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Title: Estimation of the Thyroid Equivalent Doses to Residents in Areas Affected by the 2011 Fukushima Nuclear Disaster Due to Inhalation of 131I Based on Their Behavioral Data and the Latest Atmospheric Transport and Dispersion Model Simulation
Authors: Kim, Eunjoo
Igarashi, Yu
Hashimoto, Shozo
Tani, Kotaro
Kowatari, Munehiko
Ishikawa, Tetsuo
Kurihara, Osamu
Affiliation: 放射線物理化学講座
Source title: Health physics
Volume: 122
Issue: 2
Start page: 313
End page: 325
Issue Date: 1-Feb-2022
Abstract: It has been challenging to obtain reliable estimates of thyroid equivalent doses (TEDs) to residents involved in the 11 March 2011 Fukushima Daiichi Nuclear Power Plant (FDNPP) accident because of the shortage of direct human measurements associated with 131I, the largest contributor to the dose of concern. The present study attempted to perform the estimation of the TEDs by inhalation of 131I to residents from Namie-town, one of the most radiologically-affected municipalities, by means of the latest atmospheric transport and dispersion model (ATDM) simulations with the Worldwide version of System for Prediction of Environmental Emergency Dose Information (WSPEEDI) ver. 2, coupled with personal behavioral data containing the history of the whereabouts of individuals shortly after the accident. We analyzed 1,637 residents who underwent direct measurements with whole-body counters several months after the accident and provided their personal behavioral data. We divided the subjects into two groups based on whether the distances between their locations and the FDNPP were >20 km as of 15:00 on 12 March in relation to the timepoint of the hydrogen explosion at the Unit 1 Reactor building. As a result, the 90th percentile TEDs of the 1,249 prompt evacuees and 388 late evacuees were 3.9 mSv (adult)-6.8 mSv (10-y-old) and 24.1 mSv (adult)-35.6 mSv (5-y-old), respectively, excluding 16 persons whose TEDs exceeded 50 mSv. The 90th percentile (median) TEDs to 1-y-old children (not included in the subjects) for the prompt and late evacuation groups were 8.1 (1.0) mSv and 36.3 (19.7) mSv, respectively. Additionally, this study provided the evidence to support the view that the explosive event at the Unit 1 Reactor building on the afternoon of 12 March 2011 could have caused the critical group among Namie-town's residents, whereas the largest release event on 15 March gave relatively small doses to the residents because their exposure took place mostly at sites that were distant from the FDNPP. However, the present dose estimation has potentially large uncertainty at the individual level; further validations are thus necessary.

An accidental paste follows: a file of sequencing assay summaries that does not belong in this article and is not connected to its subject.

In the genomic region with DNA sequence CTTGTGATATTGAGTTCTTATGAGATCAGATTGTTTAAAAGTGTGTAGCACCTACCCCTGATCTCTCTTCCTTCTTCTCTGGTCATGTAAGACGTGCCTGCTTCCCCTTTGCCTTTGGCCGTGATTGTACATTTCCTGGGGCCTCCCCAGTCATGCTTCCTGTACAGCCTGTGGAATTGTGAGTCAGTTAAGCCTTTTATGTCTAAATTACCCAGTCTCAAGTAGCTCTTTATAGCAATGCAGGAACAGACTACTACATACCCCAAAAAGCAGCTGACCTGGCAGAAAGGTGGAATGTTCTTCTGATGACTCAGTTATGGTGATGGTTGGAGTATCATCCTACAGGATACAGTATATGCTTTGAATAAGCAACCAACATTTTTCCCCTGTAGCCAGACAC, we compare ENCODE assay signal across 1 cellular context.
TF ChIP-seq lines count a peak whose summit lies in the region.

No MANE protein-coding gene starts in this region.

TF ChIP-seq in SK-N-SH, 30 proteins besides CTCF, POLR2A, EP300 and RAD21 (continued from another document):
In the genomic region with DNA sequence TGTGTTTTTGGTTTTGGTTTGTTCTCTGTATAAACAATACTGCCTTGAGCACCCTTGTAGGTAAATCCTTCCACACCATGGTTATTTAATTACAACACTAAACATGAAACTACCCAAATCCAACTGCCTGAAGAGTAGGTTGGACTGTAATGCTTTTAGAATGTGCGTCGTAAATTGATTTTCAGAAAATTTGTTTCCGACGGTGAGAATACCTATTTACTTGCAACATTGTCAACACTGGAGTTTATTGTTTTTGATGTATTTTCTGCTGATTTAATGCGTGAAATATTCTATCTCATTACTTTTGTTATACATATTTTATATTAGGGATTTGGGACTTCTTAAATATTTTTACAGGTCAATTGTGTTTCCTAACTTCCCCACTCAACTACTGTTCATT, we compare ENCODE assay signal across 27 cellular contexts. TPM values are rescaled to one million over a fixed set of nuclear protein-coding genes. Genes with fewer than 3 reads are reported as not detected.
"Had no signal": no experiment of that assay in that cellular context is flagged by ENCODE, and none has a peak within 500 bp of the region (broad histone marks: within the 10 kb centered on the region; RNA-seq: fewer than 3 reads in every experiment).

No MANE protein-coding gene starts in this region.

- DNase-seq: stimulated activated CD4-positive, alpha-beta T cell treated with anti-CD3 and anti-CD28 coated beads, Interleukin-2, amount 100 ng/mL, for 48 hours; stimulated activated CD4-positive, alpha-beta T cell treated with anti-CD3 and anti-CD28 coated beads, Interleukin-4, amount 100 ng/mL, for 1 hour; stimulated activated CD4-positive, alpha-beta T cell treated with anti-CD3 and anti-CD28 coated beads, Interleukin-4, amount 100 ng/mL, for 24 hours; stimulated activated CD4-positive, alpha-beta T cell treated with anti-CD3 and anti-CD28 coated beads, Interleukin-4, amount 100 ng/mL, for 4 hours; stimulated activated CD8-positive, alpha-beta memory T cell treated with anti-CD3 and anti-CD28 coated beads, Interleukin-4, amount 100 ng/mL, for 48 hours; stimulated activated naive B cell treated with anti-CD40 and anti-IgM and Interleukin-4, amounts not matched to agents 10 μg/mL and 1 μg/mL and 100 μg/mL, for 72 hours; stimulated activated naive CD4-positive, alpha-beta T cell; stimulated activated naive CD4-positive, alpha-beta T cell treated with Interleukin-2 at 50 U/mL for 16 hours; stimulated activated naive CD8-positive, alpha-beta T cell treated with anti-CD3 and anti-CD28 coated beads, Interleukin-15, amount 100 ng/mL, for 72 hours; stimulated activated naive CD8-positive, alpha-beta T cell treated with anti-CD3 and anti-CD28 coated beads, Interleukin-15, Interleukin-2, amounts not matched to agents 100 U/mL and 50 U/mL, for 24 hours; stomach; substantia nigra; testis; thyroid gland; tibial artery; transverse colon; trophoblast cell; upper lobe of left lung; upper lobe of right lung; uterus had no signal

Publisher: Wolters Kluwer
language: eng
URI: http://ir.fmu.ac.jp/dspace/handle/123456789/1950
Full text URL: http://ir.fmu.ac.jp/dspace/bitstream/123456789/1950/1/HealthPhys_122_p313.pdf
ISSN: 0017-9078
DOI: 10.1097/HP.0000000000001486
PubMed ID: 34995223
Other version: https://doi.org/10.1097/HP.0000000000001486
Rights: Copyright © 2021 Health Physics Society. This is a non-final version of an article published in final form in "Health Phys. 2022 Feb 1;122(2):313-325".
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